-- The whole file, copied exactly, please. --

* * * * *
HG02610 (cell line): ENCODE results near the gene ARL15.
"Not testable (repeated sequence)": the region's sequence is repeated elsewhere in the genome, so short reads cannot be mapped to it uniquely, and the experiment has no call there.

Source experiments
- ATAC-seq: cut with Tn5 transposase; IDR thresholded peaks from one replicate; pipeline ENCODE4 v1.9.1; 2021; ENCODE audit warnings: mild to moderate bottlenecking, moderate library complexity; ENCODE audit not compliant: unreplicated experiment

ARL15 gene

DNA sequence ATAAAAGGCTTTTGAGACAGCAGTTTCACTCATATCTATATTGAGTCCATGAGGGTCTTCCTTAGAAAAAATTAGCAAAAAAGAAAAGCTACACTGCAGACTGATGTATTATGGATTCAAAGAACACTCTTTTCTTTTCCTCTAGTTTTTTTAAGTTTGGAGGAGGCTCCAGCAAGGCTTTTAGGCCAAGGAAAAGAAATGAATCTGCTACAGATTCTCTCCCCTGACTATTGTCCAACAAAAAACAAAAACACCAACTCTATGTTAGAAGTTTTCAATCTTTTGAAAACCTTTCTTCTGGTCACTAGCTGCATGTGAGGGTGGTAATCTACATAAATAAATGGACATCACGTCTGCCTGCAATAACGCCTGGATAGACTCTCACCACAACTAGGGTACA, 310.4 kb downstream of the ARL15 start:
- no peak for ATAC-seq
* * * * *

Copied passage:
HG02610 (cell line): ENCODE results near the gene ARL15.
"Not testable (repeated sequence)": the region's sequence is repeated elsewhere in the genome, so short reads cannot be mapped to it uniquely, and the experiment has no call there.

Source experiments
- ATAC-seq: cut with Tn5 transposase; IDR thresholded peaks from one replicate; pipeline ENCODE4 v1.9.1; 2021; ENCODE audit warnings: mild to moderate bottlenecking, moderate library complexity; ENCODE audit not compliant: unreplicated experiment

ARL15 gene

DNA sequence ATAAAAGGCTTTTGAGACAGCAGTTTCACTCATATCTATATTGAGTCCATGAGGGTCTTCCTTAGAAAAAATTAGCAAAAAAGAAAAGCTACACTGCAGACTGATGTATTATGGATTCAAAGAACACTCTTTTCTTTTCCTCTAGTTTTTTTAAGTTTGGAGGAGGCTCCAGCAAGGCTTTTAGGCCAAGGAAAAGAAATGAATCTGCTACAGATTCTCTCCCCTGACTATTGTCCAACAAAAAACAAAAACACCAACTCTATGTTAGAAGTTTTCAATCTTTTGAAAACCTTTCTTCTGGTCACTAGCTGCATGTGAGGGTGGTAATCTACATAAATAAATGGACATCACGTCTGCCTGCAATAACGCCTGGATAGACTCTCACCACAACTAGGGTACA, 310.4 kb downstream of the ARL15 start:
- no peak for ATAC-seq